Historically (speaking of the 2,000-year history of Christianity), Christians have been leaders, innovators and makers of masterpieces in the realm of creativity/art. Christianity has been central to most of the best painting, music, and architecture in Western civilization. Sadly, the last century or so has seen a decline in this, and a more apathetic and skeptical posture of Christians toward the arts. The reputation of “Christian art” suffered and became more or less synonymous with moralistic, low-quality, sterilized propaganda. But there are signs of progress in reversing this!
I am afraid that we have relegated Christianity to something in our mind and lost the sense of how holistic redemption is, how God communicates what Christianity is through the images that he has given to his church. There is a felt flatness to some versions of Christianity, not an embodied invitation to a historic sacramental Christianity. The historic images that God has given to his church are not the practices that usually come to our mind when we think of what it means to be a Christian.
Is Reformed Christianity compatible with catholicity (orthodoxy, as broadly and historically embraced)? This, in short, is the question that this monograph addresses. Penned by two professors of systematic theology at Reformed Theological Seminary in Orlando, this self-proclaimed “manifesto” enters an ongoing conversation regarding the potential for and practice of doctrinal and hermeneutical retrieval.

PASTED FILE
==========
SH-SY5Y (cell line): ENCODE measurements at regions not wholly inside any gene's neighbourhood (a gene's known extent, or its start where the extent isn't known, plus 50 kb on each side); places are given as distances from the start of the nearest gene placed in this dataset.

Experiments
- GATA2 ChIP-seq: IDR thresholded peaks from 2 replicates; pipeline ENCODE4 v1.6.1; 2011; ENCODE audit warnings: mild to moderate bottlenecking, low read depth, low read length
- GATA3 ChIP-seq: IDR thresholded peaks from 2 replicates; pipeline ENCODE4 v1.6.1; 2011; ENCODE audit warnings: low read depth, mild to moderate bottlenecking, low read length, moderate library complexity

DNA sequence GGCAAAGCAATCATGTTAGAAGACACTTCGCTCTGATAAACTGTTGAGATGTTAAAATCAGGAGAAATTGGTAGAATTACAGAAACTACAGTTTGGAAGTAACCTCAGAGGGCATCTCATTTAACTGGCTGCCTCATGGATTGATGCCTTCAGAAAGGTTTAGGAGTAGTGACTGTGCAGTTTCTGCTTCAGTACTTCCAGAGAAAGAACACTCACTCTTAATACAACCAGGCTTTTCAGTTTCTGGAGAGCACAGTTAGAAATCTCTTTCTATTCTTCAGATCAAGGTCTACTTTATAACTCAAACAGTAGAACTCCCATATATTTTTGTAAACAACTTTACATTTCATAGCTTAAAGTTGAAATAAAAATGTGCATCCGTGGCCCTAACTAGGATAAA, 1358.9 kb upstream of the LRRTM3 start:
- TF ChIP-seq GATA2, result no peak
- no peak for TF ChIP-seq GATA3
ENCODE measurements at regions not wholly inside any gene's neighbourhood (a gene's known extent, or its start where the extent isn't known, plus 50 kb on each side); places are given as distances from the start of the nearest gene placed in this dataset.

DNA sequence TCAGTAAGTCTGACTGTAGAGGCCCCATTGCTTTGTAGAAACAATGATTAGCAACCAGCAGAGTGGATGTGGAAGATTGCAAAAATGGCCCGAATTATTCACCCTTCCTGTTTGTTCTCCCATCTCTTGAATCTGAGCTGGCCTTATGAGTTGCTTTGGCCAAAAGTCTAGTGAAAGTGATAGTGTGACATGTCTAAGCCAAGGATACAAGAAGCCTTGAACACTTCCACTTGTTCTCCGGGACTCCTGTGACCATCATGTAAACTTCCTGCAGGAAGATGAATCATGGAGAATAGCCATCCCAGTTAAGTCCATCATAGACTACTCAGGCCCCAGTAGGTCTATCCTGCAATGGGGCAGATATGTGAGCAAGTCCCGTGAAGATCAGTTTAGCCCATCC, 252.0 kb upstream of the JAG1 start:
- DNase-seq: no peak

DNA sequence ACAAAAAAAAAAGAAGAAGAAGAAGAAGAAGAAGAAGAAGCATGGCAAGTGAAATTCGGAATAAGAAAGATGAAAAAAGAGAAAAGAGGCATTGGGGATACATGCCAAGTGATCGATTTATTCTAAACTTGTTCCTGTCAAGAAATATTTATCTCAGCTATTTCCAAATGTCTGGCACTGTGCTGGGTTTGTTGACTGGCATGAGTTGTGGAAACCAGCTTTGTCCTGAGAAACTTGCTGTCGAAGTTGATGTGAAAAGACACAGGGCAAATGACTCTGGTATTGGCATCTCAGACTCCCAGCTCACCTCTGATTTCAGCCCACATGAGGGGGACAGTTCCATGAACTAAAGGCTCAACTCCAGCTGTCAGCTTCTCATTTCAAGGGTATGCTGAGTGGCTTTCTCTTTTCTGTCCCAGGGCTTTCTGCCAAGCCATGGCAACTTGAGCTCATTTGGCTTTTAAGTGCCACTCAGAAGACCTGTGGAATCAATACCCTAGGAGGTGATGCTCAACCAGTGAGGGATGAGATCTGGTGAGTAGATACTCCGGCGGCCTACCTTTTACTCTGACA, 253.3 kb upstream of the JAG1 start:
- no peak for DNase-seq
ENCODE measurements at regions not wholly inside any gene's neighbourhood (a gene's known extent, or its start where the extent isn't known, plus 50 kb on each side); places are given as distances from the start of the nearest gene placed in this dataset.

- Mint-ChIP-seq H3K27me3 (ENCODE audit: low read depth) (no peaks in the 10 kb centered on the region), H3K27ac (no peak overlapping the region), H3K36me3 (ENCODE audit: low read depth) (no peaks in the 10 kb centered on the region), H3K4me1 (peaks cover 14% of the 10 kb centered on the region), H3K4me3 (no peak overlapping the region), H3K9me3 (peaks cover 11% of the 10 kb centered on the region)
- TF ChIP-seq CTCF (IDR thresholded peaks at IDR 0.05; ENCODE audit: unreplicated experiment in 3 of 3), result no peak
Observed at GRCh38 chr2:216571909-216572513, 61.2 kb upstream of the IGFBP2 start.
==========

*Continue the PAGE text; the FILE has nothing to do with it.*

To think about the Trinity is to think hard. But though the work is challenging, I would argue that the payoff is worth it. So, to help reap the rewards of this doctrine, I have provided a list of my top 5 (more or less) recent books that will help the church fall in love with the mysterious beauty of our one God in three persons.
It is a heartbreaking reality that our brothers and sisters are being persecuted for the sake of Christ. At the same time, it is joyful to see that their sacrifice is producing a harvest for our King.